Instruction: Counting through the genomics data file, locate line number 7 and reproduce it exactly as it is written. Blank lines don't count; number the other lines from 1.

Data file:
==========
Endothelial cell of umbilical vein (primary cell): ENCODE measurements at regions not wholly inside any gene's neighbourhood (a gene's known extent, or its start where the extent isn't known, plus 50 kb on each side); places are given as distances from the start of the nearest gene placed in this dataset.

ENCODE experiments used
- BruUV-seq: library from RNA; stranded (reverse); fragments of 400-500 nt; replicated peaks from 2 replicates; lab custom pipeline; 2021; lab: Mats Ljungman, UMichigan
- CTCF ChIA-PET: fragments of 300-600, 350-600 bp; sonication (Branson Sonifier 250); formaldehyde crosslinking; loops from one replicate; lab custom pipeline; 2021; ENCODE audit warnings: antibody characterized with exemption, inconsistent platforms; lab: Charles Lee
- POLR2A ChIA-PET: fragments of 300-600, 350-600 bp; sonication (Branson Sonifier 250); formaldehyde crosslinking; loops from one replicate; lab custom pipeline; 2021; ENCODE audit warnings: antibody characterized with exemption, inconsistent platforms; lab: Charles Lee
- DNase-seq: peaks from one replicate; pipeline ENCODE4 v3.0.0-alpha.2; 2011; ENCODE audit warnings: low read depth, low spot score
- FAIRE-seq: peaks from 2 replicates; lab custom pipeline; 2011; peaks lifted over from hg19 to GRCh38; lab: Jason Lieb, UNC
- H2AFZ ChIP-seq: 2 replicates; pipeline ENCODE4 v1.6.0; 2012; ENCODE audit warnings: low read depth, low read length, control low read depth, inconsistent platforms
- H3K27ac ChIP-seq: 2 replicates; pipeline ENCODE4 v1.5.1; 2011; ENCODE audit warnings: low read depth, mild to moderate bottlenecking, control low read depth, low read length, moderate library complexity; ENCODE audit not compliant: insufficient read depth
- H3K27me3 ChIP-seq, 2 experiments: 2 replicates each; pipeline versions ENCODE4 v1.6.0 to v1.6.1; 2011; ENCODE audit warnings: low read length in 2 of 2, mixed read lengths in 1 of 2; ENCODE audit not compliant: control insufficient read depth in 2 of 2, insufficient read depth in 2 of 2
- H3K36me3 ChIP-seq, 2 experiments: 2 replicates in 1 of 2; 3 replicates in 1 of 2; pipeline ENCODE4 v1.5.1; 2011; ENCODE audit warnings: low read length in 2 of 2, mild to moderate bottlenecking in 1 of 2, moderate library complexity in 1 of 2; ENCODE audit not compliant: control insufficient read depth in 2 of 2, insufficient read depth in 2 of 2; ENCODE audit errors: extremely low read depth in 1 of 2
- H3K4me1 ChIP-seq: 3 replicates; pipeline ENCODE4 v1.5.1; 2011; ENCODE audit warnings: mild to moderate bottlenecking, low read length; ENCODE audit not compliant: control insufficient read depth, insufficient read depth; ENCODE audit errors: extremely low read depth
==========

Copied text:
- FAIRE-seq: peaks from 2 replicates; lab custom pipeline; 2011; peaks lifted over from hg19 to GRCh38; lab: Jason Lieb, UNC